Between 1974-1981, Czesław Siegieda documented a polish community in the East Midlands
Now published for the first time at RRB PhotoBooks, the photographer’s work depicts a small yet important part of history – the life of a Polish community residing in post-war England.
- Ayla Angelos
- 24 March 2020
“I’m an ‘old-school’ documentary photographer seeking a straightforward and accurate representation of people, places, objects and events,” Czesław Siegieda tells It’s Nice That. “My approach to taking photographs is don’t stop to ask permission, and fill the frame.”
Indeed faithful to his subjects, what Czesław is referring to here is his representation of the Polish community that resided in the East Midlands between 1974 and 1981. Having grown up in a Polish resettlement camp in Burton on the Wolds in Leicestershire himself, Czesław turned to the medium to document those around him – a community that was largely hidden from the public view – as a means of understanding his surroundings.
Many years have since passed and this collection of over 300 photographs has been hidden deep in the archives, stored away in order to respect the privacy of his parents’ generation. Now uncovered and brought into the public sphere, this series has been curated and compiled into an 80-picture publication, titled Polska Britannica and published by RRB PhotoBooks.
When these photographs were taken, life was difficult; after the end of the Second World War, there was a “thorny” question put forward: what should happen to the thousands of Polish citizens in the UK who had loyally fought for the allies but had nowhere to live? Czesław states how it was the 1947 Polish Resettlement Act which granted Poles who had served in the British armed forces, and their families, the right to permanently settle in the UK. “To facilitate their entry into British life, they could join the Polish Resettlement Corps, a quasi-military organisation which would give them a salary, accommodation and training for a period of up to two years,” he tells It’s Nice That. A camp in Melton Mowbray, Leicestershire, is where his mother, Helena, had met his father, Mieczysław. They got married, later moved to another camp in Burton on the Worlds (where Czesław was born) and in 1957 moved again to a terraced house in Loughborough, “which is where many of my photographs were taken.”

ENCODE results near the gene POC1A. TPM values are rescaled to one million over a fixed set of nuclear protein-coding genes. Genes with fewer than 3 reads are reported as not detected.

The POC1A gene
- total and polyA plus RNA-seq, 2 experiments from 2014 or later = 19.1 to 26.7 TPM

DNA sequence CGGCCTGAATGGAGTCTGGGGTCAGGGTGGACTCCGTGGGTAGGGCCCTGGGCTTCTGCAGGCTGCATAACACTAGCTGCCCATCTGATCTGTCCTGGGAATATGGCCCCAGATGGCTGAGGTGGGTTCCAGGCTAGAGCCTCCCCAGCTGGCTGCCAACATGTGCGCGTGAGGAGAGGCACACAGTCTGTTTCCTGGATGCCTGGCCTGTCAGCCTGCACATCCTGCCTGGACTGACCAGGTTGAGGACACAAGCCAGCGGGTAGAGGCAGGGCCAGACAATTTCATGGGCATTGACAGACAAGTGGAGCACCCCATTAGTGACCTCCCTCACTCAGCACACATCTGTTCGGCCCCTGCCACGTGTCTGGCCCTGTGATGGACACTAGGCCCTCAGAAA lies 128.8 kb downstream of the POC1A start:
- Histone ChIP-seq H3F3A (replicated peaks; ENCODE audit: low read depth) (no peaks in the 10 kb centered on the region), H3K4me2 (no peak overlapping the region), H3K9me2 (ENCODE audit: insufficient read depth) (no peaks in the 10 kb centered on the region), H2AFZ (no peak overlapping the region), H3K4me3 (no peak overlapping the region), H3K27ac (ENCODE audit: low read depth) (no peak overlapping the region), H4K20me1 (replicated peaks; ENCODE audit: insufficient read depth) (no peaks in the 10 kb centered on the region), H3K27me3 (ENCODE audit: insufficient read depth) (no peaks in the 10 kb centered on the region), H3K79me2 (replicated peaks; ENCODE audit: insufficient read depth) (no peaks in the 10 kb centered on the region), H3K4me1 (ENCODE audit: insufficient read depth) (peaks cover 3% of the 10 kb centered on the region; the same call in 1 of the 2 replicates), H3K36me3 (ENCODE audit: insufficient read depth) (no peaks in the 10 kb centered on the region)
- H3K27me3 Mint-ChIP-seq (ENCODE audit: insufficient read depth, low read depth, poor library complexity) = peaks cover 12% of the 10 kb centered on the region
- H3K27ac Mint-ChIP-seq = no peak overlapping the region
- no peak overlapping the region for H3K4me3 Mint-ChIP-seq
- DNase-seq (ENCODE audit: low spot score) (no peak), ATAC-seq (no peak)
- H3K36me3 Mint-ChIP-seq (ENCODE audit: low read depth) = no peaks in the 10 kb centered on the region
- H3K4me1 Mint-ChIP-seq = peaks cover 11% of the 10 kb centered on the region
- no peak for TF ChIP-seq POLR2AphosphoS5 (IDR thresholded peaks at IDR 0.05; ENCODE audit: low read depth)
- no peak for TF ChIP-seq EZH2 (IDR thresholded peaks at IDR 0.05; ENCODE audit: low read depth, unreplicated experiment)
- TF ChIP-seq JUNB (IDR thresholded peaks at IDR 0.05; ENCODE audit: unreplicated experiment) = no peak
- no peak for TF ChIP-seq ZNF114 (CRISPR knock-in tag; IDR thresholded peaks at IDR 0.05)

These settlements were bleak. Blistering cold in winter and hot in summer, they weren’t an ideal place to settle for long periods of time – and many families would move on to pastures new. Because, despite the removal of the barbed wire that kept in prisoners of war, not much had been upgraded for their welcoming. The accommodation was dotted across the country, and was structured as the former army and RAF barracks consisting of Nissen huts. Czesław refers to these iconic buildings as “beczki śmiechu, as they were swiftly nicknamed, meaning ‘barrels of laughs’.” Because they spoke little English, his mother and younger sister worked in factories while his father was a labourer in a foundry in Melton Mowbray. In 1964, his father was sadly killed in a motorbike accident, which meant that Czesław stepped in as the household interpreter.
Despite a tough way of life, “like all immigrant communities,” the residents brought with them the rituals and customs that they kept as a reminder of their previous lives. This included “the Catholic rites of mass, confession, confirmation, Easter, Christmas, Baptisms and burials,” says Czesław, plus “Saturday schools where children were sent to learn about Polish culture from teachers whose earnest desire was that the next generation should not forget their heritage.” Scouts, commemorations of important parts of Polish history – such as the death of General Sikorski and the 1940 Katyń Massacre – are all rituals that “formed the background to [his] childhood.”
These traditions also serve as the focal point of Czesław’s pictures. Striving to tell a story in the most inconspicuous of manners, Czesław would use an unobtrusive camera “with shiny parts concealed with black gaffer tape,” to approach his subjects. This meant that he could move around without being noticed – “I stayed alert to what was going on around me, and I didn’t impose myself on the material. I was patient, I hunted for photographs, and the real world rewarded me with rich and revealing incidents and characters.”
Each image is as emotive as the next. Honest compositions and telling scenes fill the frame, with every picture revealing a small but important part of history. As for why these photos have only now risen to the surface, Czesław says it was a matter of self-preservation. “Nervous of their position as ‘guests’ in a foreign land, they were determined not to draw attention to themselves,” he says. “This initial impulse of discretion soon gave way to the more prosaic demands of life and work.”
“For decades, my negatives sat unheeded in a drawer until, in 2018, two years after my mother’s death, I decided that it was time to bring them out into the world."
Polska Britannica is available to pre-order at RRB PhotoBooks.
GalleryCzeslaw Siegieda: Polska Britannica
Tadeusz, Józef and Helena, Loughborough, England, 1976 © Czesław Siegieda RRB Photobooks
About the Author
Ayla was an editorial assistant back in June 2017 and has continued to work with us on a freelance basis. She has spent the last seven years as a journalist, and covers a range of topics including photography, art and graphic design. Feel free to contact Ayla with any stories or new creative projects.